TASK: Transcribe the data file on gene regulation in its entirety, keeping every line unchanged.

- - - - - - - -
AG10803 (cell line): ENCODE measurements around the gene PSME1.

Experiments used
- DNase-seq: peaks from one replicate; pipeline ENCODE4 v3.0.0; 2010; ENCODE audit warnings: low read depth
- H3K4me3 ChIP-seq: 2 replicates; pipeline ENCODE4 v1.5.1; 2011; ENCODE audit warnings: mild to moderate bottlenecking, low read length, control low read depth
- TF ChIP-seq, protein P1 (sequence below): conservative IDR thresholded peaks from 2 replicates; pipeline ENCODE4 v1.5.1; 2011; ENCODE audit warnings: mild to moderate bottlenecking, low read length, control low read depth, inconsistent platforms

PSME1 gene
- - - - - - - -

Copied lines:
AG10803 (cell line): ENCODE measurements around the gene PSME1.

Experiments used
- DNase-seq: peaks from one replicate; pipeline ENCODE4 v3.0.0; 2010; ENCODE audit warnings: low read depth
- H3K4me3 ChIP-seq: 2 replicates; pipeline ENCODE4 v1.5.1; 2011; ENCODE audit warnings: mild to moderate bottlenecking, low read length, control low read depth
- TF ChIP-seq, protein P1 (sequence below): conservative IDR thresholded peaks from 2 replicates; pipeline ENCODE4 v1.5.1; 2011; ENCODE audit warnings: mild to moderate bottlenecking, low read length, control low read depth, inconsistent platforms

PSME1 gene